## Quiz 28 :Real Property and Landlord-Tenant Law

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Property Ownership. Twenty-two years ago, Lorenz was a wanderer. At that time, he decided to settle down on an unoccupied, three-acre parcel of land that he did not own. People in the area told him that they had no idea who owned the property. Lorenz built a house on the land, got married, and raised three children while living there. He fenced in the land, installed a gate with a sign above it that read "Lorenz's Homestead," and removed trespassers. Lorenz is now confronted by Joe Reese, who has a deed in his name as owner of the property. Reese, claiming ownership of the land, orders Lorenz and his family off the property. Discuss who has the better "title" to the property. (See page 695.)
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Mr L has better "title" to the above land.
The land was unoccupied when Mr L first came there and after that he built up his home there without any protest from any person as the owner of that place was unavailable. He had freely set up his home and raised his children over there. Hence, he is better titled to that placed as he lived there openly for an extensive period without any protest from any quarters. Mr J came too late to make his claim over the property.
Hence, Mr L can hold his ownership of the place more highly than Mr J.

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Answers to the even-numbered questions in this For Review section can be found in Appendix F at the end of this text. What are the requirements for acquiring property by adverse possession?
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The requirements for acquiring property by adverse possession are as follows:
• Authentic, real and special.
• Built-up, noticeable and dishonorable.
• Constant and agreeable.
• Unfriendly and argumentative.

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The five Learning Objectives below are designed to help improve your understanding of the chapter. After reading this chapter, you should be able to answer the following questions: What are the requirements for acquiring property by adverse possession?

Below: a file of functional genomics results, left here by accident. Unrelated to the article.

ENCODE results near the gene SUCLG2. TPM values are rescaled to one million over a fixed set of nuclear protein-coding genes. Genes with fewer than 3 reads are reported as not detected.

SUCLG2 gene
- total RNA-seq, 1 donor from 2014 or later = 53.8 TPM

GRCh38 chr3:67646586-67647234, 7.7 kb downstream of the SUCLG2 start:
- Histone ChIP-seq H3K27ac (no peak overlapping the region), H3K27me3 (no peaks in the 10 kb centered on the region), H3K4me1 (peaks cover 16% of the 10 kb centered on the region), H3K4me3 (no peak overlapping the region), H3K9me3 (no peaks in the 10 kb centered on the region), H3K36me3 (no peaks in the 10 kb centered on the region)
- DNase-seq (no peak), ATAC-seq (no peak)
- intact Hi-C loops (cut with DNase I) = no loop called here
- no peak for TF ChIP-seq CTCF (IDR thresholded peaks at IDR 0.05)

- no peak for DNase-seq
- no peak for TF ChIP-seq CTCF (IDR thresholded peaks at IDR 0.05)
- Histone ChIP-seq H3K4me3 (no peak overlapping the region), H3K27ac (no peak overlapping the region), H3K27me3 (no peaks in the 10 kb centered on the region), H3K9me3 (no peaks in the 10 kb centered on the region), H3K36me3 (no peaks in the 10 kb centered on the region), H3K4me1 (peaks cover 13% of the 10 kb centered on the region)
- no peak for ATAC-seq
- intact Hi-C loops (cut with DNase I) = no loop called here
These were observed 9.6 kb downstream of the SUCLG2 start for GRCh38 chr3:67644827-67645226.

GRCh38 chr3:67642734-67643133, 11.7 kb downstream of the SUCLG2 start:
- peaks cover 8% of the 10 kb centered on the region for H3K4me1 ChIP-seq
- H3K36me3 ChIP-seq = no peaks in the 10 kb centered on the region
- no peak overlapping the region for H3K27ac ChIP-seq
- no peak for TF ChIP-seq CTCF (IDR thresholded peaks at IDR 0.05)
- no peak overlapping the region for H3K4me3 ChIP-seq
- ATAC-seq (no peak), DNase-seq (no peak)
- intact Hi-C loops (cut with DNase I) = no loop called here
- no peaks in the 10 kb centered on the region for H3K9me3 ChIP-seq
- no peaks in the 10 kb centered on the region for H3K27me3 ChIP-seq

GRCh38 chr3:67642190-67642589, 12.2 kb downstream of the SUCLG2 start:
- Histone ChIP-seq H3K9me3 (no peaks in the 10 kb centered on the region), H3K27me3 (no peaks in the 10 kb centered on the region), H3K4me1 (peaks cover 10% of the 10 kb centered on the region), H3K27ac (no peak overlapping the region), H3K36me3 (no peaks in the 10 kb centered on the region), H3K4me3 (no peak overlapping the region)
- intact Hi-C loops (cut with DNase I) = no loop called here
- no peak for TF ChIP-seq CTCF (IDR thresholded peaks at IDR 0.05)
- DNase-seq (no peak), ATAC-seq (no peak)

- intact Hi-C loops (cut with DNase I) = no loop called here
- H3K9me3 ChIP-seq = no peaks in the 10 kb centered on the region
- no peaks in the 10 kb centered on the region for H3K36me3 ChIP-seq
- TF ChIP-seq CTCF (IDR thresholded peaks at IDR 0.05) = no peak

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Adverse Possession occurs when the title of land is obtained without delivery of a deed. It refers to a doctrine under which if a person possesses property of any other person for a specific statutory period, that person acquires the possession of that property.
The original owner cannot remove former person after completion of that certain statutory period of time.
There are certain requirements to acquire a property by adverse possession. These requirements are stated below:
• The possession must be absolute, actual and exclusive.
• The possession must not be a secret or clandestine but visible, open and tarnished.
• The possession must be on continuous basis and must complete the certain statutory time period.
• The possession must be adverse and should be claimed against the whole world.
Thus, the aforementioned are the requirements for adverse possession.

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Case Problem with Sample Answer In 1974, Alana Mansell built a large shed, which she used as a three-car garage, on the back of her property. This building encroached on a neighbor's property by fourteen feet; however, the neighbor knew of the encroachment and informally approved it. But the neighbor did not transfer ownership of the property to Mansell. In 2001, Betty Hunter bought Mansell's neighbor's property. The survey done at that time indicated the encroachment. In 2003, Hunter's attorney notified Mansell about the encroachment, but nothing was done. In 2006, Mansell installed a concrete foundation under the garage, which had previously been dirt. Mansell also sought a declaratory judgment that she was the fee simple owner of the area under the garage that encroached on Hunter's property, arguing that the possession of the property from 1974 to 2001 gave her ownership by adverse possession. Hunter filed a counterclaim, demanding removal of the encroaching structure. The trial court held that the property belonged to Hunter, but did not order removal of the garage. Hunter and Mansell appealed. Would the open occupation of the property for nearly thirty years give Mansell title by adverse possession? Explain your answer. [ Hunter v Mansell, _____P.3d_______ (Colo.App. 2010)]